BuiltWithNOF
Fairground Rides

I love this project because it can be tackled at so many different levels. Reception and KS1 can have a go at some basic moving funfair rides. KS2 can tackle rides which have more complex motion. Upper KS2 and KS3 can control the funfair models using a variety of ICT control interfaces and experience computer programming.

Reception and KS1

If we carefully select the tools and materials for this age group we can produce some very effective moving models including rides and side show attractions. Using modeling foam strips (not polystyrene) we can can create all sorts of lightweight shapes and structures. Lengths of foam strip can be cut and shaped with scissors. Holes can be pierced with partly sharpened wooden dowels as drills. Using dowel ‘drills’ or various thickness we can create loose fit holes which allow motion around an axle or a tight fit to hold parts in place firmly. Wooden dowels go very well with the foam strips to create a wide variety of structures and mechanisms. Supporting structures can be made from card tubes, boxes or paper roll tubes.

Here are some models made from foam strip, coloured paper, paper pins, prit stick glue and dowels.

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I usually put stripes on the dowel drills so that they are easy to spot when it comes to tidying up!

It also helps stop the children from using them in their models!

Paper pins are great for making quick models but you may wish to use prit stick and an occasional pin to hold parts in place during drying. Then remove all pins before the model is taken home.

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This started out as a simple old fashioned ‘chuggy boat’ based on the Victorian rides at Beamish museum in County Durham. The same ‘carriage’ could be used on a carousel or Ferris wheel made from foam strips.

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More pics coming soon...

 

Lots more fairground rides at the bottom of this page........

Designing and making fairground rides is a real challenge but it’s very worthwhile.

There are lots of fantastic opportunities for individual work and teamwork.

The topic covers a wide range of DT skills and knowledge.

There’s a lot to consider in terms class management and use of resources!

One way to tackle the project is to employ two basic methods of construction which allows the creation of a basic supporting structure and a moving platform or turntable. All of the students are shown how to make and join the basic elements of the structure and how to assemble the motor unit and then they are allowed to continue with their own design ideas. In this way the less able can all achieve a basic rotating ride such as a carousel and the more able can produce more complex rides with several forms of motion.

There’s even the possibility of computer control of the final product!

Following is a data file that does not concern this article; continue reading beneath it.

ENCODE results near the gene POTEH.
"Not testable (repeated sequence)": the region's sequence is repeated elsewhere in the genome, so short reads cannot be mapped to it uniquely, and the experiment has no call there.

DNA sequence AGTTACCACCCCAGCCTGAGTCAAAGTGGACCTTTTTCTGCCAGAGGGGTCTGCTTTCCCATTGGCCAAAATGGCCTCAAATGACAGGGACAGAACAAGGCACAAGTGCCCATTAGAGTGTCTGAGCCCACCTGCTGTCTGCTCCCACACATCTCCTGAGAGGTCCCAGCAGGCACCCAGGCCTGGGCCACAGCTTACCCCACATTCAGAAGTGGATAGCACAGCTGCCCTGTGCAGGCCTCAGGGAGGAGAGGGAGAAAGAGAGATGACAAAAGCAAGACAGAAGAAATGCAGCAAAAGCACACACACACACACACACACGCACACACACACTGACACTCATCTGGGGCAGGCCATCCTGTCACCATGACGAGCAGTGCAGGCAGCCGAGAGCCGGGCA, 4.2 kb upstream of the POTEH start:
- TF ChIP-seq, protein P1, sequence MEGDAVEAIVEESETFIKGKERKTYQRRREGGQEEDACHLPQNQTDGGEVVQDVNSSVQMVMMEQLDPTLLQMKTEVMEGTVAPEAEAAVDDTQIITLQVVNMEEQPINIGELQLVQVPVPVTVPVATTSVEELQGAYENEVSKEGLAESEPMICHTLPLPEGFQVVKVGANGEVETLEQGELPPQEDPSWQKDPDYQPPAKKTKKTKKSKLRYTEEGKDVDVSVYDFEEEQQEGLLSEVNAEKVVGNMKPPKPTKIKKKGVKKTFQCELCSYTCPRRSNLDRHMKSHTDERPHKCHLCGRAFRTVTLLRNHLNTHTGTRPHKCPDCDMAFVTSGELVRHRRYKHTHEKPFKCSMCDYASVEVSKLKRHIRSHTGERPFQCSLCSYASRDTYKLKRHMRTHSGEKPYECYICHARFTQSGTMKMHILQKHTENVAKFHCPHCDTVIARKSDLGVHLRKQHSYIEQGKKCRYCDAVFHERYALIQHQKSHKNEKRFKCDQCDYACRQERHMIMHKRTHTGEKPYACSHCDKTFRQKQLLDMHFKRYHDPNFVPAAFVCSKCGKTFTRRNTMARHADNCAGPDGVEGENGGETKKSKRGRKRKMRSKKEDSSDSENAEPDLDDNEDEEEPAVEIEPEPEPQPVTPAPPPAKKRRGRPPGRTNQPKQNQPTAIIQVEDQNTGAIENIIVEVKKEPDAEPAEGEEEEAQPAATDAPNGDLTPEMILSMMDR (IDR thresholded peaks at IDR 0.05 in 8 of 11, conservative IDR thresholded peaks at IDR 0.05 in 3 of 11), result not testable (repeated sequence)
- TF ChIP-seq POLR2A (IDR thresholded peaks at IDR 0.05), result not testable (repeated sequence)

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Paper roll tubes are brilliant for creating large and exciting structures. The structures can have moving parts too!

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The tower is complete so now it’s time to check that the turntable rotates then begin constructing the arms for a spaceship ride.

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A simple carousel whizzing round! You can see the simple paper clip switch and battery.

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Design for a tilting ‘wall of death’ ride.

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The wall of death ride open for business and ready to sell tickets!

The ride below is going to be a ‘shaking house of horrors’. The whole structure wobbles to’ and fro’ and is moved by an ingenious ‘crank’ powered by a motor and pulley. The crank is like the pedals on a bike which push and pull and shake the house sideways.

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In this picture the motor drive unit can be seen quite clearly. A pulley on the end of the motor turns the thick white foam wheel which acts as a turntable. Various structures can be added to the turntable eg. two long arms which can have spaceships or seats etc. fitted on the ends.
The whole motor block is raised up on a roll tube structure.
The motor block could be turned sideways to create a ‘Ferris wheel’ ride.

Crazy Dodgem Cars

These crazy dodgem car models are motorised and chase about all over the place crashing into one another. Pupils are challenged to design a new style of dodgem in which the seating position might be completely different from the normal type of dodgem and the body might be almost anything eg. a creature.

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A motor and batteries are used to power the dodgem. A pulley and elastic band transmit the motion of the motor to a single large central wheel. The skirt helps the dodgem stand upright and card features eg. seats, bodywork etc. are added.

There’s a lot more to it though! How can it be switched on and off? How can it be controlled? Can it be made to stay within a ring or arena and battle it out with the rest until there is a winner?

Originally designed as a year6 project I have used it with secondary school pupils and teachers as a team building/problem solving exercise.